If you have a really boring subject to present, one great way to make it interesting is by letting your audience do all of the work.

While this might sound like I have stolen a page from Timothy Ferriss's playbook, it is actually a very effective means of crafting a killer presentation. Rather than giving your audience all of your content, ask them questions and let their answers form the basis of your presentation. Your job is to arrange the material so it meets your selfish goals as a communicator.

Let me tell you how this might work.

I'm creating a presentation on financial concepts. I have created a number of courses in a similar vein, including a really fun 8 hour one I deliver to Winery employees, via The WISE Academy in Napa.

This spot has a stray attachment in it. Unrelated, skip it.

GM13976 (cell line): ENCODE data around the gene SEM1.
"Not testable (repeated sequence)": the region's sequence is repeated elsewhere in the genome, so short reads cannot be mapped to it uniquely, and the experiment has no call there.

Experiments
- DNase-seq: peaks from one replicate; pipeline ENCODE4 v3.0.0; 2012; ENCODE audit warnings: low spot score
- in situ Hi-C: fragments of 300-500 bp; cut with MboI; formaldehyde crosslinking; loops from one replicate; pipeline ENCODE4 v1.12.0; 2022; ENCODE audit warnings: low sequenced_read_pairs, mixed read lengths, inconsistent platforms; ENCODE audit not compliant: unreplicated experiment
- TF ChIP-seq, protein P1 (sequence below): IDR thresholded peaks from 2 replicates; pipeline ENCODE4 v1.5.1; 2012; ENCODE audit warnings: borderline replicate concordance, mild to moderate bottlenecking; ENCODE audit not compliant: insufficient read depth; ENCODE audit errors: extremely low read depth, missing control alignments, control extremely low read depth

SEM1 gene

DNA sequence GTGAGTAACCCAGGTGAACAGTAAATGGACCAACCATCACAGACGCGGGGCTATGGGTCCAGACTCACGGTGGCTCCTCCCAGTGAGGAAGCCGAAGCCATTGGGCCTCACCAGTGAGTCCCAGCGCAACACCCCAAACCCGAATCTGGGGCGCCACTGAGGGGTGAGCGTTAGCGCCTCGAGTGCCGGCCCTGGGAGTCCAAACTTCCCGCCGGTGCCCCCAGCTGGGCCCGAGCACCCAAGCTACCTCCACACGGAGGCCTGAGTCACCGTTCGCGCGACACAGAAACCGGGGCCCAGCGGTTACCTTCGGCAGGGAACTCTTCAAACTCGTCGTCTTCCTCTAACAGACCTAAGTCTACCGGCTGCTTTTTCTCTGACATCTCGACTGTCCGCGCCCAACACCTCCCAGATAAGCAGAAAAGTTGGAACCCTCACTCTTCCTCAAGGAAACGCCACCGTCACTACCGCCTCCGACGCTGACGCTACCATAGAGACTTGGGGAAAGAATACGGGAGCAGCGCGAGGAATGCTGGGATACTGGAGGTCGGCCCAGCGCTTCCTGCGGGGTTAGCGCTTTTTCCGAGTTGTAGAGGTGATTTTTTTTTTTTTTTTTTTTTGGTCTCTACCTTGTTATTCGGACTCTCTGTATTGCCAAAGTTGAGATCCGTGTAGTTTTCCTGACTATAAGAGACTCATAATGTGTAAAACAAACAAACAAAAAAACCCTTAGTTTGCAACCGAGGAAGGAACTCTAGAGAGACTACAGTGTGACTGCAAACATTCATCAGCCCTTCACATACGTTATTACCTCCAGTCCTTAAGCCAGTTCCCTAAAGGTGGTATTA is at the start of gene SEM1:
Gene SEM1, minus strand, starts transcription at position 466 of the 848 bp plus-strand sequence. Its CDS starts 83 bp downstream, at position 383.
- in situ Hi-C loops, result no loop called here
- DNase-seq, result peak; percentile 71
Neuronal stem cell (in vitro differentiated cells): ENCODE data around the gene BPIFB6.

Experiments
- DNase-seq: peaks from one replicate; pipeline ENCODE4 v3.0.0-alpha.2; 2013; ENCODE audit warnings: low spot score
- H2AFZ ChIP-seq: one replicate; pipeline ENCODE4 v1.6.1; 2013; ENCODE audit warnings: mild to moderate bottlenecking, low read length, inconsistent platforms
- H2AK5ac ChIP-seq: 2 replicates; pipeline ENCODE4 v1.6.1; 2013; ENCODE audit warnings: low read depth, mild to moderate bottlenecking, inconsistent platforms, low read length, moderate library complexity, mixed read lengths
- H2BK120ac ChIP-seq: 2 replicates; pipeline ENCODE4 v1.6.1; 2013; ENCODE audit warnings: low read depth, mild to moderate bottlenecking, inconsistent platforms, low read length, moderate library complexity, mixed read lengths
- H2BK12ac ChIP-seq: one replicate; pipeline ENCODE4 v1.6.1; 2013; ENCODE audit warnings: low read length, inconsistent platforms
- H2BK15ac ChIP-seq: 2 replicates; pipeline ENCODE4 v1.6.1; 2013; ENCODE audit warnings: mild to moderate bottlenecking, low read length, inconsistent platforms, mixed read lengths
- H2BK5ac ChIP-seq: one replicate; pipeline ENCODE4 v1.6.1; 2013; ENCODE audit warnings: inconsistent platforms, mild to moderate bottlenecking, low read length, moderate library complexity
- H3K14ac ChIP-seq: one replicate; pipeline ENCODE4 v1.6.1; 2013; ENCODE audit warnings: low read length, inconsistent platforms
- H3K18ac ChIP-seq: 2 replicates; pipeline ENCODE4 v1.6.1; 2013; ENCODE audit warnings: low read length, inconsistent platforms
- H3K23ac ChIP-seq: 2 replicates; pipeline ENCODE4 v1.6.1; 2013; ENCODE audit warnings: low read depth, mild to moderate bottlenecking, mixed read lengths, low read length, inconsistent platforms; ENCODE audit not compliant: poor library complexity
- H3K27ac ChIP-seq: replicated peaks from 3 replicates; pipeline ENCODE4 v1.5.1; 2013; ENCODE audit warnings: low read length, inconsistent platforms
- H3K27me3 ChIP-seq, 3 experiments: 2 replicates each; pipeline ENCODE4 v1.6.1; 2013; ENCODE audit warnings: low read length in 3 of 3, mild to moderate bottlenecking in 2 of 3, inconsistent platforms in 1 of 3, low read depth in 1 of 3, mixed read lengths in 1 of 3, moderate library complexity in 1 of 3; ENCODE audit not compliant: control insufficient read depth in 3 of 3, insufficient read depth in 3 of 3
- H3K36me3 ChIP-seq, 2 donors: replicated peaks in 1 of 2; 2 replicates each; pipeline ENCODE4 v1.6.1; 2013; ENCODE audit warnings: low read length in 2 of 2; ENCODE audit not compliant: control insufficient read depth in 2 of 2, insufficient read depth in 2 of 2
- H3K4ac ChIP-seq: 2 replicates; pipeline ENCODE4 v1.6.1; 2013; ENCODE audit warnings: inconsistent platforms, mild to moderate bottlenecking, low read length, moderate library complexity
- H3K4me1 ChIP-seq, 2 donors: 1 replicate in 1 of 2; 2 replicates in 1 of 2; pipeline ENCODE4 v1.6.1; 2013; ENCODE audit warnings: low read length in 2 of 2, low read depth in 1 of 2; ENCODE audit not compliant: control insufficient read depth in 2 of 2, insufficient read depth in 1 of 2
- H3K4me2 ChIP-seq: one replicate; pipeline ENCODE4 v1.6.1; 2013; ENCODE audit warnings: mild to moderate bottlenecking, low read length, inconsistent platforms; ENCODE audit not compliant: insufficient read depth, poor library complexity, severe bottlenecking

But I wanted to try a new angle for this one. I am going to have attendees list the costs of creating a product and then rearrange the items identified so that they end up on the correct financial statement. So the first pass will take every expenditure identified and subtract it from revenues to produce a totally incorrect estimation of net income. I will then explain concepts like matching and revenue recognition and move the items around until eventually I end up with a closer approximation of GAAP (Generally Accepted Accounting Principle) income. And while I'm at it, I will have something called a balance sheet.I'll move some items from the Income Statement to the Balance Sheet. When I'm finished, it will be really clear how different the two financial statements are. I might provide some supporting handouts, but won't use a single slide in the course of my presentation.